Hybrid Car – More Fun with Less Gas

vehicle car ROI payback evaluation formula for vehicle comparisons - Page 2

register ::  Login Password  :: Lost Password?
Posted by Vaughn Simon on September 26, 2008, 12:37 am
 


   You are certainly entitled to your opinion, but my experience is that an
automatic transmission usually lasts the life of the car these days, but a
battery is only good for a few years.


   Again, you are entitled to your opinion, but how many labor hours to replace
a battery compared to a transmission?  Also, a transmission is unlikely to be
available from a third party, but a battery pack is a very different matter.
There has been a robust industry for decades now dedicated to copying and
providing replacement battery packs.  Do you think that these companies will not
eventually make packs for cars?  For confirmation, just get on Google and see
how many places will sell you a replacement pack for your laptop.


   Recycling is not a problem unless the government makes it so.  For example;
by designating used batteries as "hazardous waste".  Used batteries actually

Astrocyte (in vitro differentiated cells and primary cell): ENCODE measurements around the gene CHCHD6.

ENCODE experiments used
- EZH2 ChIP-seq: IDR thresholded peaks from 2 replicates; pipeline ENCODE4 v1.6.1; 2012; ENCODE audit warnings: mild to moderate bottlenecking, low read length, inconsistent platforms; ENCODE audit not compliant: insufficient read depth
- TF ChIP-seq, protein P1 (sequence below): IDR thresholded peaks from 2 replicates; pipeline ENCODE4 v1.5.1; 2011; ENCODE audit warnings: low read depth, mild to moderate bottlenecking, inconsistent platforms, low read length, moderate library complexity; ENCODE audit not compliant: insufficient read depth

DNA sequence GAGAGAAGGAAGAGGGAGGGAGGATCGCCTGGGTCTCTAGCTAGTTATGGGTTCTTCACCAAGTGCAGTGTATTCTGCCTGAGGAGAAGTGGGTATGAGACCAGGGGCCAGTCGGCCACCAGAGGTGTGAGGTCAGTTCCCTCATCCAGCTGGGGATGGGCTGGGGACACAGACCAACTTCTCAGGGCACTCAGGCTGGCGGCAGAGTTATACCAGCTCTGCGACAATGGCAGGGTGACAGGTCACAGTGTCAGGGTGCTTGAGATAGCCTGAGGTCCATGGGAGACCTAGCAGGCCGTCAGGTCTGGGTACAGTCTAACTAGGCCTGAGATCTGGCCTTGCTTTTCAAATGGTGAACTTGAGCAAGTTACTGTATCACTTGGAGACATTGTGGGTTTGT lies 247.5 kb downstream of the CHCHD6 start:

have a value on the junk market for their valuable raw materials.  You can take
a dead starting battery to most any battery shop and get money for it.  (If you
buy a new battery, they will charge you extra if you do not give them the bad
one.)  Our dead NICAD and NIMH packs used to be difficult and expensive to
dispose of, but now there is an outfit that provides us with free special
recycling boxes and then pays the shipping charge just to get them for
recycling.

Regards
Vaughn






Posted by Trygve Lillefosse on September 23, 2008, 8:56 pm
 
On Sun, 21 Sep 2008 10:52:37 -0700 (PDT), drydem


I think that you need to add the value of your present car. What would
you get if you sold it today?

If the taxes are significant, you should add theese aswell.

I think that you should also use guressimated resell value, unless you
plan on keeping the car until it's scap. In that case you should
guessimate the cars lifespan.

Anyway, you should look for a car that fits your needs as well as
possible. Also considder if there are cars that you have accesss to
for that once/twice a year occation where you need a different car.

How much extra money you are willing to pay for a fuel efficient car,
should be based on your yearly driving range.

Myself  - I would pay more for a newer car. Simply because it's newer.
I am not sure how much. But maybee $00-$000?
Some/all  of theese money will be repaid in longer lifespan or higher
resale value.

--
SEE YA !!!
Trygve Lillefosse
AKA - Malawi, The Fisher King

This Thread
Bookmark this thread:
 
 
 
 
 
 
  •  
  • Subject
  • Author
  • Date
please rate this thread